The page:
Imagine you’re on a flight in the middle of the Atlantic, suddenly the captain of the flight screams over the speaker that the plane is going down imminently.
What do you do? Pray? Cry? Laugh? There’s not much you could really do.
If somebody told you the world is ending now. What would you do? What use is that information to you?
You will no doubt have come across the headlines of Umair Haque. They scream at you “THIS PLANE IS GOING DOWN”.
Haque is one of the most gifted headline writers around. He’s also just a great writer, his prolificacy is dizzying: he has practically written an article a day since 2018.
His articles are frequently popular reads, he has dozens of thousands followers on many platforms. There are a legion of lesser writers offering self-perpetuating advice on how to crush it as an online writer, and none of these get anywhere near as popular as Haque, who has never written self-help.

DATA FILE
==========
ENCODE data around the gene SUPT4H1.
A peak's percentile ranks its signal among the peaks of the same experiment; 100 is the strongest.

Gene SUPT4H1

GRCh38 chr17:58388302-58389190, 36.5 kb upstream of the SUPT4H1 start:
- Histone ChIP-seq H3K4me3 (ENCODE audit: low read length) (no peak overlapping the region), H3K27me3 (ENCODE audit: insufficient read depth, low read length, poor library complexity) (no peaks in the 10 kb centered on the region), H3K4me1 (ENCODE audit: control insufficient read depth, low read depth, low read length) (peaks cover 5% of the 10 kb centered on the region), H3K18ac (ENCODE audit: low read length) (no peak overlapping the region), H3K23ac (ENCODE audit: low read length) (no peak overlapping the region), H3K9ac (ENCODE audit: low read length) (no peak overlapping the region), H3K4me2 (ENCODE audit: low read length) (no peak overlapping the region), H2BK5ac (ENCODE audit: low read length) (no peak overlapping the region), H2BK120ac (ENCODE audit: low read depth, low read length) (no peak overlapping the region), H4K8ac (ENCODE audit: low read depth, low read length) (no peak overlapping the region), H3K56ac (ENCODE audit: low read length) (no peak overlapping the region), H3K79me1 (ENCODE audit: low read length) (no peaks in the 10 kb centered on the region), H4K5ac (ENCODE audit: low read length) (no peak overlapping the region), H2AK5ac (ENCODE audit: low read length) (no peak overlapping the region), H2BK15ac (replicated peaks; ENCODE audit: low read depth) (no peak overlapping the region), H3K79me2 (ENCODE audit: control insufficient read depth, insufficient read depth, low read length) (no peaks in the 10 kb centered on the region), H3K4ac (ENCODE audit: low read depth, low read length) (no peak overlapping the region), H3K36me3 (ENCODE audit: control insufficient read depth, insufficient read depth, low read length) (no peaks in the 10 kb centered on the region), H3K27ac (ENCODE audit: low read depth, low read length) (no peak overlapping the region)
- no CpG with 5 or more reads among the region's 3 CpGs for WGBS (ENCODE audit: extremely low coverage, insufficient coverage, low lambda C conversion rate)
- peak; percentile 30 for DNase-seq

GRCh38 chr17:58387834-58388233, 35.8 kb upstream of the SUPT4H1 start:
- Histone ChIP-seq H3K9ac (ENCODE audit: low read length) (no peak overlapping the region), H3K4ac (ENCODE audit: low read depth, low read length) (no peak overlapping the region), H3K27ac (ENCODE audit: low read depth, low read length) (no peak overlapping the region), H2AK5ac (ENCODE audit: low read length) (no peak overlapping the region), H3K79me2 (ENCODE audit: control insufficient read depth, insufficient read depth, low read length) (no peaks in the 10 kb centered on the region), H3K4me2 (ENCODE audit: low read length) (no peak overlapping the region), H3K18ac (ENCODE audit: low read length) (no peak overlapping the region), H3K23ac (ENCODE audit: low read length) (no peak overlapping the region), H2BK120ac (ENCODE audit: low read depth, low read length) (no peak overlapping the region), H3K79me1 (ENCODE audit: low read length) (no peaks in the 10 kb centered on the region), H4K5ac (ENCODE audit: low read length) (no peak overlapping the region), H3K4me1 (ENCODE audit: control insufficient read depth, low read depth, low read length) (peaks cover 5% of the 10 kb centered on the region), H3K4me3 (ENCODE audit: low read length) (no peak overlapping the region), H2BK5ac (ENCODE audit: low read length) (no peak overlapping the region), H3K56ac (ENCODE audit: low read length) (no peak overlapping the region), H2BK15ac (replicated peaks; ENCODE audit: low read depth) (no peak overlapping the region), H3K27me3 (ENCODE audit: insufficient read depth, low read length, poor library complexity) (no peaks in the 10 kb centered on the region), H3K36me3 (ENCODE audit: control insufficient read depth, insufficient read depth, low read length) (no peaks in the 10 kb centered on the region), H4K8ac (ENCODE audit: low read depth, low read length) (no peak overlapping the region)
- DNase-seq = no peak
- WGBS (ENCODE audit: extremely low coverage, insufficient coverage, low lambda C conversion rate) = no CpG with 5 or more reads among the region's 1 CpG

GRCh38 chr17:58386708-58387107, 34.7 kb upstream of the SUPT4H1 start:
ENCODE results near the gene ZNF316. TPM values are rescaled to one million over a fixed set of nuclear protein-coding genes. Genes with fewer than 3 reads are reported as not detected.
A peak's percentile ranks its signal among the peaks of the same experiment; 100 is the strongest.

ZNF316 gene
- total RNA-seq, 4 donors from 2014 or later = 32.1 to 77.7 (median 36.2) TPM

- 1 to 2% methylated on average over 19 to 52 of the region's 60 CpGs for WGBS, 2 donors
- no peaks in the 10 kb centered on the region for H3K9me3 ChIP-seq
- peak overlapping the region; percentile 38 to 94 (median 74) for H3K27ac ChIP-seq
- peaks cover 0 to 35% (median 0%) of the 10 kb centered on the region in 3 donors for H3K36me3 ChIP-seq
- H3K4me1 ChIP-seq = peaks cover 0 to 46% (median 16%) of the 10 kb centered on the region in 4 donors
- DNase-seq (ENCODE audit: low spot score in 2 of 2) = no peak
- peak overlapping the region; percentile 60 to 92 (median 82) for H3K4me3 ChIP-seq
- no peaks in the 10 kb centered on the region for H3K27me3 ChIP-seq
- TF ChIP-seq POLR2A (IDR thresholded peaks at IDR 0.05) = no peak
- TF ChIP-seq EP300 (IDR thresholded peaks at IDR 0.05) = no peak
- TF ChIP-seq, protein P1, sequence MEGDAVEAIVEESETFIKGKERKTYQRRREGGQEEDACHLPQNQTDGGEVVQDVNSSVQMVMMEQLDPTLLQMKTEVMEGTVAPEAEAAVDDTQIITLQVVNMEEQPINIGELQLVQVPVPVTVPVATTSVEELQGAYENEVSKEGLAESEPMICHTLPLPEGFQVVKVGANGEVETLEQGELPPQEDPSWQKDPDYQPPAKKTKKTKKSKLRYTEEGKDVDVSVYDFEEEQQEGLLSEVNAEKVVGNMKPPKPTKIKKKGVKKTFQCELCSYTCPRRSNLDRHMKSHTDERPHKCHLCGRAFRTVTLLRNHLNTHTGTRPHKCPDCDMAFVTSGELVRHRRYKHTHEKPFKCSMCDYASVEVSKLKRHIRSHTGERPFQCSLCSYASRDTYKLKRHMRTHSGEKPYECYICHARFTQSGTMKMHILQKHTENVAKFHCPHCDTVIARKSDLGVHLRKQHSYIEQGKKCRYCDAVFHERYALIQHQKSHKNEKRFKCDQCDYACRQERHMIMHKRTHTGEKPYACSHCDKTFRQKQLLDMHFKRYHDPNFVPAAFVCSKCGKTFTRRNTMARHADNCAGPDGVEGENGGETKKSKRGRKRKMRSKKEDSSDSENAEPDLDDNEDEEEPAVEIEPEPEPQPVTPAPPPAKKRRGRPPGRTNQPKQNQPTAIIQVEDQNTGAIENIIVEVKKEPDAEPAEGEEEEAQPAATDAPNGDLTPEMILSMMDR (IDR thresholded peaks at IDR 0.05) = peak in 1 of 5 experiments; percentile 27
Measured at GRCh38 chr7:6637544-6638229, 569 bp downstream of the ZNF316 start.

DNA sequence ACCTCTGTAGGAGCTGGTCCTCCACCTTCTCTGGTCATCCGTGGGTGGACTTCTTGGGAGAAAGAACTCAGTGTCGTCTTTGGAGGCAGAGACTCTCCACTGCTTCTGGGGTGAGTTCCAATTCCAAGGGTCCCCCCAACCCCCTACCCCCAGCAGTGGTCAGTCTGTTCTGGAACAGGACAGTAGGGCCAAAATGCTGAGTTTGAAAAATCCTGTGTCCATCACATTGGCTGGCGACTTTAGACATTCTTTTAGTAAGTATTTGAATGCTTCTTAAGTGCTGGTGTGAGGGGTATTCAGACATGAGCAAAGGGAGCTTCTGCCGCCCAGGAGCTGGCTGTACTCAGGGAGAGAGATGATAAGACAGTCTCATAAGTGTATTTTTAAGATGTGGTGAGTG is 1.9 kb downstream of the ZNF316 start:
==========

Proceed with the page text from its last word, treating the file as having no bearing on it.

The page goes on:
When you do succumb to the hyperbole of his headlines, you’ll find that his articles so perfectly divide his audience that he gets twice as many reads: those who cheer him and those who loathe him.
For the record, I’m neither. If anything I admire him. I admire him like I admire, say, Taylor Swift. Good for you… but not for me.
Haque has made a fine art of catastrophisation. The USA is dead. The UK is dead. Civilisation is dead. We’re doomed. We can’t help but wonder why it could be so bad… and so we click.
If you haven’t come across them, here’s a selection of headings:
- Is This How America Dies?
- America is How A Civilisation Collapses
- America is a Smoking Fascist Dystopia
- The Future is Here and it’s Made of Apocalypse
- American Democracy will Die in 50 Days